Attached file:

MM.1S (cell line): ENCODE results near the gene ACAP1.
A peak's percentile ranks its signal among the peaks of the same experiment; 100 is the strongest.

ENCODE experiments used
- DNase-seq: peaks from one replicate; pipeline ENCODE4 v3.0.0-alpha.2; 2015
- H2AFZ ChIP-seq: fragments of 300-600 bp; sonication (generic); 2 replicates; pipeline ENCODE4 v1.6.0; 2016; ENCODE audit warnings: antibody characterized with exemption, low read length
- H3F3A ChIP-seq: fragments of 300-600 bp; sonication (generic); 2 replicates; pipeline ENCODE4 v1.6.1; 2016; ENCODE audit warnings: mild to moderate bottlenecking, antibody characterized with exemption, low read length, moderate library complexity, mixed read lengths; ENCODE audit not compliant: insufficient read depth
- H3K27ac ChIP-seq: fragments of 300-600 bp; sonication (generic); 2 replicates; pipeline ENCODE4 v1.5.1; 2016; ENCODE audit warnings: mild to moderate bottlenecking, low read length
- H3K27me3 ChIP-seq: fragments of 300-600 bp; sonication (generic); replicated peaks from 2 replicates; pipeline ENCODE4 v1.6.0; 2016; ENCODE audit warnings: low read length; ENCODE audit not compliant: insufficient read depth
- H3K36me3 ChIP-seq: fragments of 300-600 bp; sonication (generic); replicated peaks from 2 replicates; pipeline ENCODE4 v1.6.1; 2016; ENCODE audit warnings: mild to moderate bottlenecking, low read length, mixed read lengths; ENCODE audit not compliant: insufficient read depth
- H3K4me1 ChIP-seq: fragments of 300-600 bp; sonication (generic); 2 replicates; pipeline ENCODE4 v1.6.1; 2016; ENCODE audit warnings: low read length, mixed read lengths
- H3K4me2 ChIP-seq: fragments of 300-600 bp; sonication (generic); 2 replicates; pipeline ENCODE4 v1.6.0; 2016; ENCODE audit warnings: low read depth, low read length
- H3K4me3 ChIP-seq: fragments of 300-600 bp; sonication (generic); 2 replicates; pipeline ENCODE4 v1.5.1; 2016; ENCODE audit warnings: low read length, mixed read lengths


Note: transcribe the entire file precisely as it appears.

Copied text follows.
MM.1S (cell line): ENCODE results near the gene ACAP1.
A peak's percentile ranks its signal among the peaks of the same experiment; 100 is the strongest.

ENCODE experiments used
- DNase-seq: peaks from one replicate; pipeline ENCODE4 v3.0.0-alpha.2; 2015
- H2AFZ ChIP-seq: fragments of 300-600 bp; sonication (generic); 2 replicates; pipeline ENCODE4 v1.6.0; 2016; ENCODE audit warnings: antibody characterized with exemption, low read length
- H3F3A ChIP-seq: fragments of 300-600 bp; sonication (generic); 2 replicates; pipeline ENCODE4 v1.6.1; 2016; ENCODE audit warnings: mild to moderate bottlenecking, antibody characterized with exemption, low read length, moderate library complexity, mixed read lengths; ENCODE audit not compliant: insufficient read depth
- H3K27ac ChIP-seq: fragments of 300-600 bp; sonication (generic); 2 replicates; pipeline ENCODE4 v1.5.1; 2016; ENCODE audit warnings: mild to moderate bottlenecking, low read length
- H3K27me3 ChIP-seq: fragments of 300-600 bp; sonication (generic); replicated peaks from 2 replicates; pipeline ENCODE4 v1.6.0; 2016; ENCODE audit warnings: low read length; ENCODE audit not compliant: insufficient read depth
- H3K36me3 ChIP-seq: fragments of 300-600 bp; sonication (generic); replicated peaks from 2 replicates; pipeline ENCODE4 v1.6.1; 2016; ENCODE audit warnings: mild to moderate bottlenecking, low read length, mixed read lengths; ENCODE audit not compliant: insufficient read depth
- H3K4me1 ChIP-seq: fragments of 300-600 bp; sonication (generic); 2 replicates; pipeline ENCODE4 v1.6.1; 2016; ENCODE audit warnings: low read length, mixed read lengths
- H3K4me2 ChIP-seq: fragments of 300-600 bp; sonication (generic); 2 replicates; pipeline ENCODE4 v1.6.0; 2016; ENCODE audit warnings: low read depth, low read length
- H3K4me3 ChIP-seq: fragments of 300-600 bp; sonication (generic); 2 replicates; pipeline ENCODE4 v1.5.1; 2016; ENCODE audit warnings: low read length, mixed read lengths